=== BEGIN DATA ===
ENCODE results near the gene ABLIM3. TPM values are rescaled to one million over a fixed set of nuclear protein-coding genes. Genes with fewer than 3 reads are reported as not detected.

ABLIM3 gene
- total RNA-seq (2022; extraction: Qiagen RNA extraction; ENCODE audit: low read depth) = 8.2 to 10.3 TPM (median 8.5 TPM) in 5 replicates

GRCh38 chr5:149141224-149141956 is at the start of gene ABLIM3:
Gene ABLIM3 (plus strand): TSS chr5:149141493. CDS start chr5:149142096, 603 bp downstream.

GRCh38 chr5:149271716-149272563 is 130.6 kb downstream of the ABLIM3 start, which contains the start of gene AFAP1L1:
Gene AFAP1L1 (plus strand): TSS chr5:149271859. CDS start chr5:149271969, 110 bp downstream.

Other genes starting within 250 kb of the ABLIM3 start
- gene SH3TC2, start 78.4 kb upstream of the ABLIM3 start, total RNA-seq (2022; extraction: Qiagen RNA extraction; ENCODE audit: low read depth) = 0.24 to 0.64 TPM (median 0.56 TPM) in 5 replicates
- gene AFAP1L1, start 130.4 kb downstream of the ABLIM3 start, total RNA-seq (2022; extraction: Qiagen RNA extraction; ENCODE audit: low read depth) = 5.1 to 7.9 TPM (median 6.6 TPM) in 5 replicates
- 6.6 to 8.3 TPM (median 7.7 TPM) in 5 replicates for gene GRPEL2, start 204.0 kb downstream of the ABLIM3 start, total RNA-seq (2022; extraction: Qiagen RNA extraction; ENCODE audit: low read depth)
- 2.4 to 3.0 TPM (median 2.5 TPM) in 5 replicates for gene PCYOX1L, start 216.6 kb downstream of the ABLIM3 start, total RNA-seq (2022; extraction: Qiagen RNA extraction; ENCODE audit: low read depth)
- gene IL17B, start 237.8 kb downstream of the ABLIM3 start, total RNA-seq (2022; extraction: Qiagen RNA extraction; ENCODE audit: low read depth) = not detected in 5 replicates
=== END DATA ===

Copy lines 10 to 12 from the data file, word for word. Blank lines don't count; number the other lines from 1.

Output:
- gene AFAP1L1, start 130.4 kb downstream of the ABLIM3 start, total RNA-seq (2022; extraction: Qiagen RNA extraction; ENCODE audit: low read depth) = 5.1 to 7.9 TPM (median 6.6 TPM) in 5 replicates
- 6.6 to 8.3 TPM (median 7.7 TPM) in 5 replicates for gene GRPEL2, start 204.0 kb downstream of the ABLIM3 start, total RNA-seq (2022; extraction: Qiagen RNA extraction; ENCODE audit: low read depth)
- 2.4 to 3.0 TPM (median 2.5 TPM) in 5 replicates for gene PCYOX1L, start 216.6 kb downstream of the ABLIM3 start, total RNA-seq (2022; extraction: Qiagen RNA extraction; ENCODE audit: low read depth)